It’s 30 years ago since 16-year-old Glenn Roggeman started a professional rental company. “The roots of AED (originally Acoustic and Electronic Development) date back to 1977 – a small pro-audio and hi-fi retail shop named Eglantier. Four years later, in 1981, Eglantier was renamed AED Ltd and started import and distribution of Richard Allen and Beyma loudspeakers and AEQ amplifiers,” remembers Roggeman, who joined the company in 1985.
One year later, in 1986, QSC named AED as distributor – a commitment still standing today. “And by investing in 32 QSC 1700 amplifiers we could support clients who bought four amps with us, but needed extra gear for a festival,” he explains. “We wanted to grow in professional sales and so established a unique formula where we could assist our clients in their business. That’s why, in 1987, we actually started up AED Rent because we wanted to help our customers when they had a major assignment coming up. Rental to support sales…” Roggeman explains.
With Beyma and Richard Allen components, Roggeman designed over 200 types of speaker enclosures – in total over 20,000 units were sold in the Benelux as AED Bassbins, Touring Compact, and B218, C215, C2215, C318 cabinets. Under the AK brand (Acoustical Kits) AED sold DIY kits for rental companies and supplied the enclosures, speakers and crossovers.
“Few people in the business know that we supplied thousands of Beyma speakers and crossovers for fairground attractions in Benelux, Germany and France. Those activities where the roots of AED Rent: supporting the sales of Beyma and QSC gear,” underlines Roggeman. “And that’s when we invented the term ‘Rental Support’.”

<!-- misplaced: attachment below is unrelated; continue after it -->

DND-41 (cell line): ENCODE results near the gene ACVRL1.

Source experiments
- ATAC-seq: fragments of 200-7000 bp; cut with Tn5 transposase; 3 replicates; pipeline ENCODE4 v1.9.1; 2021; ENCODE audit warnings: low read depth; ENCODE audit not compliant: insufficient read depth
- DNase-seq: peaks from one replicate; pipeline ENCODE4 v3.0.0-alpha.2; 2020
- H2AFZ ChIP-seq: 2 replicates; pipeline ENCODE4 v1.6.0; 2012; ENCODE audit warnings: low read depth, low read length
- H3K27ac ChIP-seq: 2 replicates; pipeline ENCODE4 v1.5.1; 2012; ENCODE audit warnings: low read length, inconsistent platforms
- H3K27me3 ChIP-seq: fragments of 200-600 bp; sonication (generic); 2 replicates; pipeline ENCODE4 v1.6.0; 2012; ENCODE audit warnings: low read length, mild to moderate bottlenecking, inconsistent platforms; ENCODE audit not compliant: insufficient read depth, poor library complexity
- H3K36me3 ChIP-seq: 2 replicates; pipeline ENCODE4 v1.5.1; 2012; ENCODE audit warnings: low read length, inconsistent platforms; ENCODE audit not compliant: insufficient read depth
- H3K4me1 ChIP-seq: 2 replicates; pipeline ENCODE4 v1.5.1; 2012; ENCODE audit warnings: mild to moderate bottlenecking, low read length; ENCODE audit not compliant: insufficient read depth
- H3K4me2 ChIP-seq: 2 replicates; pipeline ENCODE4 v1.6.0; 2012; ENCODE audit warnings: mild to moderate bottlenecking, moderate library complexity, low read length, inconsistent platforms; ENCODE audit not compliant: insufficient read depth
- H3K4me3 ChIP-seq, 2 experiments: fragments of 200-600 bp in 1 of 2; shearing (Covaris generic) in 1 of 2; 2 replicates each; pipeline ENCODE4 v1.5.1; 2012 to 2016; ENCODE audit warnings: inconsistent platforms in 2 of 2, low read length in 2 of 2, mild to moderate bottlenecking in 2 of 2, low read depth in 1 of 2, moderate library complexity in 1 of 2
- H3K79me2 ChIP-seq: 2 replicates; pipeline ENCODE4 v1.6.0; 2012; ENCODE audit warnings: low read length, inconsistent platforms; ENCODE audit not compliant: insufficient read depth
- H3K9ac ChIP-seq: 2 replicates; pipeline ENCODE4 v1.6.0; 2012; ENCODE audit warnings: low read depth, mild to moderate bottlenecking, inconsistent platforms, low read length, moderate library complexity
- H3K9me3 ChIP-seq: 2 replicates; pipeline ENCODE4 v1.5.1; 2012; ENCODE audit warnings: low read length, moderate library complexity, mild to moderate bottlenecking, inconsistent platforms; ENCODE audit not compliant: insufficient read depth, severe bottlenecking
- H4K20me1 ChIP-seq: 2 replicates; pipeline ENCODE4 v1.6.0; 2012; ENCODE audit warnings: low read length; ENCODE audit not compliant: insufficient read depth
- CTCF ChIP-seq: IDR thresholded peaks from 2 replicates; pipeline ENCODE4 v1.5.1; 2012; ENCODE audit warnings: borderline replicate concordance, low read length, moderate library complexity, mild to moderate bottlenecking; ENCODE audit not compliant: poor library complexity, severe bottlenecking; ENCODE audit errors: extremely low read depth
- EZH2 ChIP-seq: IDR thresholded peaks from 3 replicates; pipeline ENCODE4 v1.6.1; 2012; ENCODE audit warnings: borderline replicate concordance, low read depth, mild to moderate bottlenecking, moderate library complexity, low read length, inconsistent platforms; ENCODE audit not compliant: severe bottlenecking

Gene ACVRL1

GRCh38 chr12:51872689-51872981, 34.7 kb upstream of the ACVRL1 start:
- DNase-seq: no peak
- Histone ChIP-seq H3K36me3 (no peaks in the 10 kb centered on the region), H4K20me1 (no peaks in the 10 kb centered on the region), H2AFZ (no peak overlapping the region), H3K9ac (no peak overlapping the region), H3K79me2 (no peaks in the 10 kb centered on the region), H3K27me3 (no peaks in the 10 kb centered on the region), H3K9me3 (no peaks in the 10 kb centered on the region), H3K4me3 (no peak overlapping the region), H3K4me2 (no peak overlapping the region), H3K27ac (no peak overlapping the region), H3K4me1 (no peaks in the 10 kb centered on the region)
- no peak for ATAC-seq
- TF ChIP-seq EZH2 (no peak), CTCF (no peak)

From 1987 onwards, with the addition of professional light equipment, AED Rent continued its expansion both in Belgium and abroad with France (1993) and the Netherlands (1995) establishing AED Rent subsidiaries.
Throughout AED’s history, the company has proven itself to be a trendsetter. Alongside its continuously expanding range of audio and lighting equipment, AED Rent also invested time and money in optimising the workflow. “Driven by a constant quest for efficiency, AED was the first to standardise rigging gear and trolleys,” continues Roggeman. “In doing so we started the industrialisation of our business. All the equipment on the rental list had to be tested, ‘spick and span’-clean and in demo-condition. Idem for our warehouses and trucks – this was unique in the trade and put us where we are today.”
Another innovation on the market was AED Rent’s price list – first issued in 1986, the list has been generally accepted and serves as a reference guide for professionals worldwide.
Take it to the bank
In 2003, four years after AED Rent moved to new 5,600sqm warehouses in Willebroek, Roggeman decided to stop doing production assignments and to become a fully-fledged ‘material banker’: to become an asset-based all-in partner for professional AV companies without competing with them on the market. AED would let the market decide – organically – whether to buy, rent, sell, or lease their kit. “At that point, our dry-hire rental really gained momentum. It took us 10 years to break the concept to the professional users and, by 2003, we counted some 200 clients for equipment rental jobs. From then onwards we concentrated on the further development of AED,” comments Roggeman.
He admits that, with a continuous growing turnover since day one, AED suffered a decline of some 50% in business figure in the years 2003-2005, as a result of the new strategy of focusing on dry-hire instead of taking on production assignments themselves. But Roggeman survived the revolution, both inside his own company and with his clients, making his vision of material banker come true.
“We had to break a new business model, unknown until then, while facing some scepticism.”
A familiar story in every country where AED sets up a subsidiary – the company had to overcome quite some resistance but, in the end, the market reactions were very positive. “The first reaction in the UK was typical: ‘What are your plans here?’,” remembers Roggeman. “Today, with AED Rent UK on the market for five years, the majority of the top 10 ranked rental companies make use of our support.”